Coming Out

This is where narrators describe their experience coming out as LGBT. Coming out is often–but not always–an important part of our narrators’ life stories. Here you can read about how and why people do–or don’t–come out. Narrators also describe the reactions that friends, neighbors, coworkers, and family have when people come out to them.

Bonnie Aspen                  “A very intellectual coming out.”
Marge Ballack                  “They’re letters from Connie.”

Joe Bloom                         “I cut my hair – that was the first thing.”

Helen Bonser                    “Don’t have it be ‘that Thanksgiving’.”
Ted Clark                             “The family didn’t split.”
David Cornelius                “I came out in the Navy.”
Marianne Dawson           “Mom, you didn’t do anything wrong as a parent.”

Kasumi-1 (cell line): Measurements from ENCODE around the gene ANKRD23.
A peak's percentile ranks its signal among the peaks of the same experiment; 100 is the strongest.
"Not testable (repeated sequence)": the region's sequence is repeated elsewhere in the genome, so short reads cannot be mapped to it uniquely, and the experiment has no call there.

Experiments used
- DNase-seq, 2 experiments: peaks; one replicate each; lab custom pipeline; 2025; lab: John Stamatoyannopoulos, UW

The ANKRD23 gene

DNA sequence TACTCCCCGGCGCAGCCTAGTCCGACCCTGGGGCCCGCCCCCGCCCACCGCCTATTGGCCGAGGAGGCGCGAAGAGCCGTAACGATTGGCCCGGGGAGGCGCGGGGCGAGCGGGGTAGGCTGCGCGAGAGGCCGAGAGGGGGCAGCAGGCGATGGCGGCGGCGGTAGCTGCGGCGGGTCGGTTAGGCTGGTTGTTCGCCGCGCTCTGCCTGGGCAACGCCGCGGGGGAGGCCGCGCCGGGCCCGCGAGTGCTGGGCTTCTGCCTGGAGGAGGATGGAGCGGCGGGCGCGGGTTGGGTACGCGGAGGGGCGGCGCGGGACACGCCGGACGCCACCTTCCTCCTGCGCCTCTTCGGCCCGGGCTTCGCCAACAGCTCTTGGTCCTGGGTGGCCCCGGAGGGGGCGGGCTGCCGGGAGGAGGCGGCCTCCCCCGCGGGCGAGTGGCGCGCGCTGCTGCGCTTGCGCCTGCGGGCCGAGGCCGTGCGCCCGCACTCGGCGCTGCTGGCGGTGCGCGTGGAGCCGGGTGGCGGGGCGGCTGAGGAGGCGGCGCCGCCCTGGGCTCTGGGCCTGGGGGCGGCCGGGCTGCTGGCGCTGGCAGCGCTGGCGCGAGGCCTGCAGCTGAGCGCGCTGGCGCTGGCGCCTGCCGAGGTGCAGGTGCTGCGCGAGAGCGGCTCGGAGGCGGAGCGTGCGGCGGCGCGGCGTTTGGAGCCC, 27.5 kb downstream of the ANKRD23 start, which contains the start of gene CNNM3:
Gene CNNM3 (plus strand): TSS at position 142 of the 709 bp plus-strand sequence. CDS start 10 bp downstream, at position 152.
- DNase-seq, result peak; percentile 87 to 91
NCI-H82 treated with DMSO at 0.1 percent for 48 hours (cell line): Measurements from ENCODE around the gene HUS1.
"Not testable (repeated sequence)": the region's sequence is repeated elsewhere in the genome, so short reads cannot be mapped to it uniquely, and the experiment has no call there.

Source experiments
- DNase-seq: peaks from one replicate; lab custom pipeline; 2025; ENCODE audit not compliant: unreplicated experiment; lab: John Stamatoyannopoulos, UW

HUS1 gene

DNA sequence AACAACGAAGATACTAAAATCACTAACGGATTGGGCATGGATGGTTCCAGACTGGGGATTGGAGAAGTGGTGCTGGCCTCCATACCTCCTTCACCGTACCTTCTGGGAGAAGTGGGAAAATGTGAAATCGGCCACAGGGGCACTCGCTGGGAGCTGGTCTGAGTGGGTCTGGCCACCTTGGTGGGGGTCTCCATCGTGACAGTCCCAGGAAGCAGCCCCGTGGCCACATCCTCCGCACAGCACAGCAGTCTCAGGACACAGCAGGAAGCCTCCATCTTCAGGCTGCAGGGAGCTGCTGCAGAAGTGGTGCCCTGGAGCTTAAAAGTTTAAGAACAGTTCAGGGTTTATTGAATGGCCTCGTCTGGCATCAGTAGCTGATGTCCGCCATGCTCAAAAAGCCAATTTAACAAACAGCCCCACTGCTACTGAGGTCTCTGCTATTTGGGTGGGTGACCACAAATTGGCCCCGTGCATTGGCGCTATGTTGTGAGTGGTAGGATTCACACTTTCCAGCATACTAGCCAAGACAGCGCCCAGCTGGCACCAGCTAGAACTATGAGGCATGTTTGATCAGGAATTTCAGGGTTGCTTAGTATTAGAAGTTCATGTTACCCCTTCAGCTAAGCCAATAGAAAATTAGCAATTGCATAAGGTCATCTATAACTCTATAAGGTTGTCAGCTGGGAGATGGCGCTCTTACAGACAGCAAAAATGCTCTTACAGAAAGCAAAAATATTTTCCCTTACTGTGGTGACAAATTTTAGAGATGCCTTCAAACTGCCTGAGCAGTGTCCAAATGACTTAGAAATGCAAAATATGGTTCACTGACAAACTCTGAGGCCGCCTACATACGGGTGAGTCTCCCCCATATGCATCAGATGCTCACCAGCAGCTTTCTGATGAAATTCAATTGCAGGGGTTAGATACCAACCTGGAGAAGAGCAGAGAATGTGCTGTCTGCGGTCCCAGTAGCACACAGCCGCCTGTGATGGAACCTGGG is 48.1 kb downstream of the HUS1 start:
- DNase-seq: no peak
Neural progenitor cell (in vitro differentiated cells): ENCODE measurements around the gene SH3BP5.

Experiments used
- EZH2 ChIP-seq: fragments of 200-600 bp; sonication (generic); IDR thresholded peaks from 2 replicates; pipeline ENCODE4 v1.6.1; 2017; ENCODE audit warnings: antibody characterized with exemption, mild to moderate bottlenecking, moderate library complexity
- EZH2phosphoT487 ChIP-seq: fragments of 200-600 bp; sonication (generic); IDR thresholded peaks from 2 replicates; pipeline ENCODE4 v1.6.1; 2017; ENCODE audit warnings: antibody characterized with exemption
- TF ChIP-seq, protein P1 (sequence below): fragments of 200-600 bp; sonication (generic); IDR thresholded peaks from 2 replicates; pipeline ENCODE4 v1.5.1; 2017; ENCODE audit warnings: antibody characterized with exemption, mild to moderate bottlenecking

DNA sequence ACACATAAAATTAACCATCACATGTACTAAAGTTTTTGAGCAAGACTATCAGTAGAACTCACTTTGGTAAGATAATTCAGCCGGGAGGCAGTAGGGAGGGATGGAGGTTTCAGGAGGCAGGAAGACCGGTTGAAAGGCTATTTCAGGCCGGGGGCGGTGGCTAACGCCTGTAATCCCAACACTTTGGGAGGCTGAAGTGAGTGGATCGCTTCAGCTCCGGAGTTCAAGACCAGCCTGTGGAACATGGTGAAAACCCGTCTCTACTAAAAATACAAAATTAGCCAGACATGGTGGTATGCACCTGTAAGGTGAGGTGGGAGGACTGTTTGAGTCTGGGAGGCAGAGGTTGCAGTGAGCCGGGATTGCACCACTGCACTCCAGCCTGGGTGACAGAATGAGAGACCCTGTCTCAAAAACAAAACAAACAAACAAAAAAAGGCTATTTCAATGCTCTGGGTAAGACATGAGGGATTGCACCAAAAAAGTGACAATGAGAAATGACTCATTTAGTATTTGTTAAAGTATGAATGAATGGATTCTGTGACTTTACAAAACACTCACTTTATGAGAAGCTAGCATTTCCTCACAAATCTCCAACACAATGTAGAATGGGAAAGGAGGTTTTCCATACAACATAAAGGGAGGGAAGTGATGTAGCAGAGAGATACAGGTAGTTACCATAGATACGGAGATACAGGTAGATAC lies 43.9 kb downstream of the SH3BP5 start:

Gordon Fleming               “I came out to the family last.”
Ann Marie Floch               “She really needed to know.”
Kevan Gardner                 “Sales clerks are not dumb.” 

Maria H.-Peck                   “Bill Nourse came out at age 75.”
Diane Lantz                       “It freed me, it freed them.”
Christopher Lawrence  “She asked for Stonewall!”

Dean Lynch                       “A good 15-year process.”
Lenard Mace                     “Hello, I’m a human being.”
Linda McKitrick               “Guess what? I’m a heterosexual.”

Janice Packwood           “I guess it’s about time you knew.”
Craig Peterson                 “I never do anything halfway.
Deena Romoff                   “Are you together?”
Larry Stone                        “Why are you going on national TV?”

Paul Tiesse                        “You don’t have to make a big issue about coming out.”
Katie Urbanek                  “I didn’t even know what ‘gay’ meant.”
Peter Williams                  “I didn’t hide.”

Willow Williams                “Her mom really was a man hater.”
Kim Winchester                 “Nothing is complete without lashes.”
Ann Wood                           “What do I do now?